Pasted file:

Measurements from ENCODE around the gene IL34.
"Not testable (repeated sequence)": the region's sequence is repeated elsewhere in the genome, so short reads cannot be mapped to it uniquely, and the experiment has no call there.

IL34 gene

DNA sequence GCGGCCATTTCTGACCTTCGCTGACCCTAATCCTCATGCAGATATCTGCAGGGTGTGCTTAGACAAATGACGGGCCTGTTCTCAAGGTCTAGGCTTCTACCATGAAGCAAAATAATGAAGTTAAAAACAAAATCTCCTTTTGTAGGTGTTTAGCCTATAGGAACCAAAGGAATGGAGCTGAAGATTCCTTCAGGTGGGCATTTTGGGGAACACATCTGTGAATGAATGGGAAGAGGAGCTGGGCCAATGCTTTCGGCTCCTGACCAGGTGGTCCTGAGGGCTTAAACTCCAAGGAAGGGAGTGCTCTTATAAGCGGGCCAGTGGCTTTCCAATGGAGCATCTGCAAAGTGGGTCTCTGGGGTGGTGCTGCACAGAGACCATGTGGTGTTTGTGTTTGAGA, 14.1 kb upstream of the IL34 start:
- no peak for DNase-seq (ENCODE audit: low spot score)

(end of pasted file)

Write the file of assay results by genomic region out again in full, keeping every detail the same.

Measurements from ENCODE around the gene IL34.
"Not testable (repeated sequence)": the region's sequence is repeated elsewhere in the genome, so short reads cannot be mapped to it uniquely, and the experiment has no call there.

IL34 gene

DNA sequence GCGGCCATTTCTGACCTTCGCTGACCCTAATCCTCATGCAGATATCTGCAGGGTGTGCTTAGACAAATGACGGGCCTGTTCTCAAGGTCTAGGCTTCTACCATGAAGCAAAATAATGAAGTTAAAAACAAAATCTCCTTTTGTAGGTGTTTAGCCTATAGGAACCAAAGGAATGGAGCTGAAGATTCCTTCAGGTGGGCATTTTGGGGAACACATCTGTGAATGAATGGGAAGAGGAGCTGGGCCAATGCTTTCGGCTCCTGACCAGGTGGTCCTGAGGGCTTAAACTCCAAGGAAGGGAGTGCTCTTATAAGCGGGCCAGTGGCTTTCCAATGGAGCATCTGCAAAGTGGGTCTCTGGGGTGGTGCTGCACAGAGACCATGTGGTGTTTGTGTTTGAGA, 14.1 kb upstream of the IL34 start:
- no peak for DNase-seq (ENCODE audit: low spot score)